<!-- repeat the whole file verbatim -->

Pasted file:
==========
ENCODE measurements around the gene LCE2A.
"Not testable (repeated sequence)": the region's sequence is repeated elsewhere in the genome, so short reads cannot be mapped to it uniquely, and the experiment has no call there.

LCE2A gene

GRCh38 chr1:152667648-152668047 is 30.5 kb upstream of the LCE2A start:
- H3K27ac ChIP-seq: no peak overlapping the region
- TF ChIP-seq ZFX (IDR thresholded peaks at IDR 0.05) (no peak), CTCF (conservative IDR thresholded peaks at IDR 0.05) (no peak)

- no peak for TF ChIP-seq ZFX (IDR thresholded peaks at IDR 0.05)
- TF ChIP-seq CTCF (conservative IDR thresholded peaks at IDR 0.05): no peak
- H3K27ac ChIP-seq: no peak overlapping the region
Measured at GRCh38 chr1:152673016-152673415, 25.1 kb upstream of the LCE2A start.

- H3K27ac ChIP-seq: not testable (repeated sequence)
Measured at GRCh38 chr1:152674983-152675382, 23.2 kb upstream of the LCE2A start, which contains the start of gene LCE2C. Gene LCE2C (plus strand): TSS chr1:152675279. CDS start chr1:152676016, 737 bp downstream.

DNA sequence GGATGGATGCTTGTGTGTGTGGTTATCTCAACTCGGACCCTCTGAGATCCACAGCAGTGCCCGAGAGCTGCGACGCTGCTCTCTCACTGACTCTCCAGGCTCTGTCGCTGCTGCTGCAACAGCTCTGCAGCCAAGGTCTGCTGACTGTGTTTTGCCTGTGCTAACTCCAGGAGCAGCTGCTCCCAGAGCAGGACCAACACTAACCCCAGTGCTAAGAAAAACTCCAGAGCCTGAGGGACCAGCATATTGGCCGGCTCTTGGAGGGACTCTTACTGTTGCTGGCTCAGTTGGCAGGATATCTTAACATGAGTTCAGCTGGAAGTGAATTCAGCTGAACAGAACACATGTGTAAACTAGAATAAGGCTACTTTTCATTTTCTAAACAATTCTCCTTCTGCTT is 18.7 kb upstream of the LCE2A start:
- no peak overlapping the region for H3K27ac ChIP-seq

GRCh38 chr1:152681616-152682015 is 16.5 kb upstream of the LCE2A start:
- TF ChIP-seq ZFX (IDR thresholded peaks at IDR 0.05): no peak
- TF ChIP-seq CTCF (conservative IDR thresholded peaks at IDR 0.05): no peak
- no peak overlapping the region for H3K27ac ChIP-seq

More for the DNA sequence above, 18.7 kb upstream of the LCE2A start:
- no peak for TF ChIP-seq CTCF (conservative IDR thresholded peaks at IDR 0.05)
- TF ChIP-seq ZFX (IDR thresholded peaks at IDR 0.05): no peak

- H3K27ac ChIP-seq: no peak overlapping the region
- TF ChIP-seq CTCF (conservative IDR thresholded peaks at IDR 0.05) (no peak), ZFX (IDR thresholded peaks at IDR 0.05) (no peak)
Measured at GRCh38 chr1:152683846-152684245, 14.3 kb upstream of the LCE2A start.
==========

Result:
ENCODE measurements around the gene LCE2A.
"Not testable (repeated sequence)": the region's sequence is repeated elsewhere in the genome, so short reads cannot be mapped to it uniquely, and the experiment has no call there.

LCE2A gene

GRCh38 chr1:152667648-152668047 is 30.5 kb upstream of the LCE2A start:
- H3K27ac ChIP-seq: no peak overlapping the region
- TF ChIP-seq ZFX (IDR thresholded peaks at IDR 0.05) (no peak), CTCF (conservative IDR thresholded peaks at IDR 0.05) (no peak)

- no peak for TF ChIP-seq ZFX (IDR thresholded peaks at IDR 0.05)
- TF ChIP-seq CTCF (conservative IDR thresholded peaks at IDR 0.05): no peak
- H3K27ac ChIP-seq: no peak overlapping the region
Measured at GRCh38 chr1:152673016-152673415, 25.1 kb upstream of the LCE2A start.

- H3K27ac ChIP-seq: not testable (repeated sequence)
Measured at GRCh38 chr1:152674983-152675382, 23.2 kb upstream of the LCE2A start, which contains the start of gene LCE2C. Gene LCE2C (plus strand): TSS chr1:152675279. CDS start chr1:152676016, 737 bp downstream.

DNA sequence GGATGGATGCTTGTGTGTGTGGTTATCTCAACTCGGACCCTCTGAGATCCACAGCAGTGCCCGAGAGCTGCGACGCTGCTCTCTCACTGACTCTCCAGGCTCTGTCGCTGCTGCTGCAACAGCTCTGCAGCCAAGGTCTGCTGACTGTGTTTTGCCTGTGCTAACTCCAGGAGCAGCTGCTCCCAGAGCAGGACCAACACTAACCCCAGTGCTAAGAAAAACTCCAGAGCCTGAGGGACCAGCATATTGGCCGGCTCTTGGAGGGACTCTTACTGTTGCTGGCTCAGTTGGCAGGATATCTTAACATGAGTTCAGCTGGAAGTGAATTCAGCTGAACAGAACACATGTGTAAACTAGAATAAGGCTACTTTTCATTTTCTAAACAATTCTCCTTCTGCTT is 18.7 kb upstream of the LCE2A start:
- no peak overlapping the region for H3K27ac ChIP-seq

GRCh38 chr1:152681616-152682015 is 16.5 kb upstream of the LCE2A start:
- TF ChIP-seq ZFX (IDR thresholded peaks at IDR 0.05): no peak
- TF ChIP-seq CTCF (conservative IDR thresholded peaks at IDR 0.05): no peak
- no peak overlapping the region for H3K27ac ChIP-seq

More for the DNA sequence above, 18.7 kb upstream of the LCE2A start:
- no peak for TF ChIP-seq CTCF (conservative IDR thresholded peaks at IDR 0.05)
- TF ChIP-seq ZFX (IDR thresholded peaks at IDR 0.05): no peak

- H3K27ac ChIP-seq: no peak overlapping the region
- TF ChIP-seq CTCF (conservative IDR thresholded peaks at IDR 0.05) (no peak), ZFX (IDR thresholded peaks at IDR 0.05) (no peak)
Measured at GRCh38 chr1:152683846-152684245, 14.3 kb upstream of the LCE2A start.